Jesse Eisenberg was Oscar nominated for his performance as Mark Zuckerberg in The Social Network, so maybe it’s appropriate that he has a year’s worth of feature film work debuting on the same day that you can access right through the Internet. It is highly unusual for an actor to see two new movies opening against each other, but that is exactly what is happening for Eisenberg in these unprecedented times as the weird and eerie sci-fi/horror mash-up Vivarium, and Resistance, an inspiring story of a rescue of thousands of orphans from the clutches of Nazi Germany in the late 1930s, are available for home viewing through various platforms beginning Friday. So are they worth the price to watch at home? Here’s my take.
I saw Vivarium in May during Critics’ Week at the Cannes Film Festival. The description of the film, about a young couple who get sucked into a nightmarish suburban neighborhood from which there is no escape, was intriguing enough for me to make the long walk to the Miramar screening room and brave the lines to check it out (it also had the distinction of being the only English-language film chosen for that particular Cannes sidebar). What I discovered was a bit disappointing, essentially a fairly one-dimensional story that would be a lot better (and shorter) if it was an episode of The Twilight Zone, which probably is where this idea belongs rather than stretched out to a 97-minute feature length.
Lorcan Finnegan who cooked up the story with its screenwriter Garret Shanley, directs this odd tale of unmarried couple Tom (Eisenberg) and Gemma (Imogen Poots) who want to find a house to move into and stumble upon a very strange real estate agent named Martin (Jonathan Aris). He shows them a home, simply identified as #9, in a pea soup green neighborhood with rows of identical houses but no sign of life anywhere around them. Realizing it is not for them, they set to leave but discover Martin has just disappeared.
An attempt to drive out of there ends in frustration as they just go around in circles, always landing right back in front of #9. Eventually a box with food and household items appears, and then another with a baby in it. For Tom and Gemma, this is all turning into some Kafkaesque nightmare from which there is no escape. Time passes, the baby is now 10 and looks like an identical offspring of Martin, and just as bonkers creepy. He makes the kid in The Omen look like a Boy Scout by comparison. Stuff happens. Eisenberg, and the always-welcome presence of Poots do their best to keep straight faces throughout this thing, but much of it defies credibility — which I suppose makes sense in some way.
Vivarium is clearly trying to say important things about the way we succumb to conformity in the deadening age in which we live, and taken on that level there is a little food for thought here. The production design is abstract and just right for the film which was obviously made on a low budget, and Finnegan knows how to build atmosphere so fans of this kind of thing may want to visit, but others I am afraid will just be scratching their heads.
The other Eisenberg entry this week is more worthwhile, if at times unflinchingly hard to watch. Resistance is a true story, largely unknown even to those in France where it takes place, and stars Eisenberg as none other than a young Marcel Marceau. That is right, Marcel Marceau, perhaps the most famous mime who ever lived. But this is not about his later life in show business but rather the heroic things he did in 1938 and ’39, when he helped lead 10,000 orphans to safety from invading Nazis during the French resistance.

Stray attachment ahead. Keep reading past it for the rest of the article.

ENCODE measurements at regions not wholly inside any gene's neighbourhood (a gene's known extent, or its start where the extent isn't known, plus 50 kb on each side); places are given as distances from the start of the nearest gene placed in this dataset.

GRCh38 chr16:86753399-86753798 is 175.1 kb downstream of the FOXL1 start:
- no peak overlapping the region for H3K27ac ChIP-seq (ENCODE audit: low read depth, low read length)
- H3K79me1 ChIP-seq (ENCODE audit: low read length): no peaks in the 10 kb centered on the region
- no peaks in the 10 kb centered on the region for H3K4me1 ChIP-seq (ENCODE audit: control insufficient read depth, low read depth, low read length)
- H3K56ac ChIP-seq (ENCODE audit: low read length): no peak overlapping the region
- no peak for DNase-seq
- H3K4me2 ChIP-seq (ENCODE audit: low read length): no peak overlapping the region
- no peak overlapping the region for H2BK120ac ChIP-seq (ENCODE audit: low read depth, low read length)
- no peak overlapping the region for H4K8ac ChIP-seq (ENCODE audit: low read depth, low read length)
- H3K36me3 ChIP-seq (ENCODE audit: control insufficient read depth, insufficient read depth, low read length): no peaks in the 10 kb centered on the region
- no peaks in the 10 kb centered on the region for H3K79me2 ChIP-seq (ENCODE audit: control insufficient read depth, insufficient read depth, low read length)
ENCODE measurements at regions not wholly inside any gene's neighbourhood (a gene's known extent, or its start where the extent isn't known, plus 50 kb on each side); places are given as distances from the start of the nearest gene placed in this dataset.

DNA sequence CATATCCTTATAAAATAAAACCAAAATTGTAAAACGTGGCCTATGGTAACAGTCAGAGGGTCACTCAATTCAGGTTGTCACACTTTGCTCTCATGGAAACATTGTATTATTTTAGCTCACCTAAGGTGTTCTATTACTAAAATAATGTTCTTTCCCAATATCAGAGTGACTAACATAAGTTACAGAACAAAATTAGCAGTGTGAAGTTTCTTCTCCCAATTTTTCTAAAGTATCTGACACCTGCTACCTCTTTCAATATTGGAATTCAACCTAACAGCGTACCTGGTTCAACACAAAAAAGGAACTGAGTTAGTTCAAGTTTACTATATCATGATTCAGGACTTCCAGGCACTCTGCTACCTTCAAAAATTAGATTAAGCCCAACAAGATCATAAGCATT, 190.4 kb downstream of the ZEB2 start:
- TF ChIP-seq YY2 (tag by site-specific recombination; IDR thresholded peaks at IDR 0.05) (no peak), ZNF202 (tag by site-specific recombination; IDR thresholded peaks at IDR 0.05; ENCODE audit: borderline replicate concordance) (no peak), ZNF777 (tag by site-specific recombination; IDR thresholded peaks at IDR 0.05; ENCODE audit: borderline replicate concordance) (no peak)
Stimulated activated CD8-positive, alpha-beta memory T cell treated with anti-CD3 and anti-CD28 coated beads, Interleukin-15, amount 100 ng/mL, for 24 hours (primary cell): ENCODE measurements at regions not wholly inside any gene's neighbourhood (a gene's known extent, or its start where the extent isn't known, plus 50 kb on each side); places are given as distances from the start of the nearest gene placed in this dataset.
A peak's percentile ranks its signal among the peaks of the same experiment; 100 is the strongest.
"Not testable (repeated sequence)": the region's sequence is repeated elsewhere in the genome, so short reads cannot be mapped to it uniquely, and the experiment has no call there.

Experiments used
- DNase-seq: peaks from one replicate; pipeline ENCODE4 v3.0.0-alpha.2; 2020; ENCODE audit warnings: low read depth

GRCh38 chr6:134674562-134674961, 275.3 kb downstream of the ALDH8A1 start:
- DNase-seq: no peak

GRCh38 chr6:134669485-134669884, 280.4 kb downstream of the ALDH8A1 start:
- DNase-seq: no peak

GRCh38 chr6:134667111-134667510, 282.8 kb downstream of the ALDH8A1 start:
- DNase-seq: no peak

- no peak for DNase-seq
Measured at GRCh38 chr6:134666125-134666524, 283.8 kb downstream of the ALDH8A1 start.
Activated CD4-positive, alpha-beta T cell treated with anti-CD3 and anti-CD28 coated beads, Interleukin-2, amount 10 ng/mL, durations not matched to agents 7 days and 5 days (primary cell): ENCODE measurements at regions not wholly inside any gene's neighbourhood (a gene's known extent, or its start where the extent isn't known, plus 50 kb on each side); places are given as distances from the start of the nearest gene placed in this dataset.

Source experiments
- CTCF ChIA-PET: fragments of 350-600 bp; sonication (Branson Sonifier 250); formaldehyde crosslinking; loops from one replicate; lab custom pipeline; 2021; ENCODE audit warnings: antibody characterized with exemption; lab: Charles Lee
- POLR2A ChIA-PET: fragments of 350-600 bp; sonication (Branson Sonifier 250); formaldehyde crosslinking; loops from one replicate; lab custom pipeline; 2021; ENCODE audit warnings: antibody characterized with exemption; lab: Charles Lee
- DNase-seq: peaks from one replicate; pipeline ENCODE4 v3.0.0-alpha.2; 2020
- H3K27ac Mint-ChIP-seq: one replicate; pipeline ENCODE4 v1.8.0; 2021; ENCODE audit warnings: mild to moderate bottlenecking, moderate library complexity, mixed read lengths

It is an inspiring and powerful if at times harrowing tale of how Marcel (then known by his birth name Marcel Mangel) pulled off this feat with the help of a group of others in the Jewish Boy Scouts, forced to outwit the Nazi officers and one in particular — the evil Klaus Barbie (played with horrifying intensity by Matthias Schweighofer) — who was determined to stop the exodus. One pulse-pounding scene finds Barbie confronting Marcel and suggesting his big fake moustache was meant to parody Hitler, but instead is convinced that it is all part of his Charlie Chaplin impression in order to entertain the children.
Resistance, effectively written and directed by Jonathan Jakubowicz, not only follows Marcel but other characters caught up in the resistance efforts, with an excellent ensemble cast including Edgar Ramirez, Geza Rohrig, Bella Ramsey and Clemence Posey, the latter as Emma and serving as a bit of a romantic interest for the young man. A sequence near the beginning of the film in which the cold-blooded nature of the enemy is shown in no uncertain terms, as well as Barbie’s scenes of torture and murder in an empty swimming pool at the Hotel Terminus, are presented in chilling fashion, so be warned. But for the most part this is a story of the courage of a person we later would come to know in a much different light after the war, a little-known aspect of the man who entertained so many without uttering a single word.
Eisenberg is very convincing, even naturally resembling Marceau, and also acquits himself convincingly in scenes where his mime talents are showcased. Opening and closing scenes that bookend the film feature Ed Harris in a cameo as General George S. Patton addressing his troops to praise the wartime heroism of “a man named Marcel.” The ending is very moving, and this is one of Eisenberg’s finest performances.
Saban Films is releasing Vivarium in all U.S. media. IFC Films has Resistance. Check out my video review of both films above with scenes from each.
Do you plan to see Vivarium and/or Resistance? Let us know what you think.
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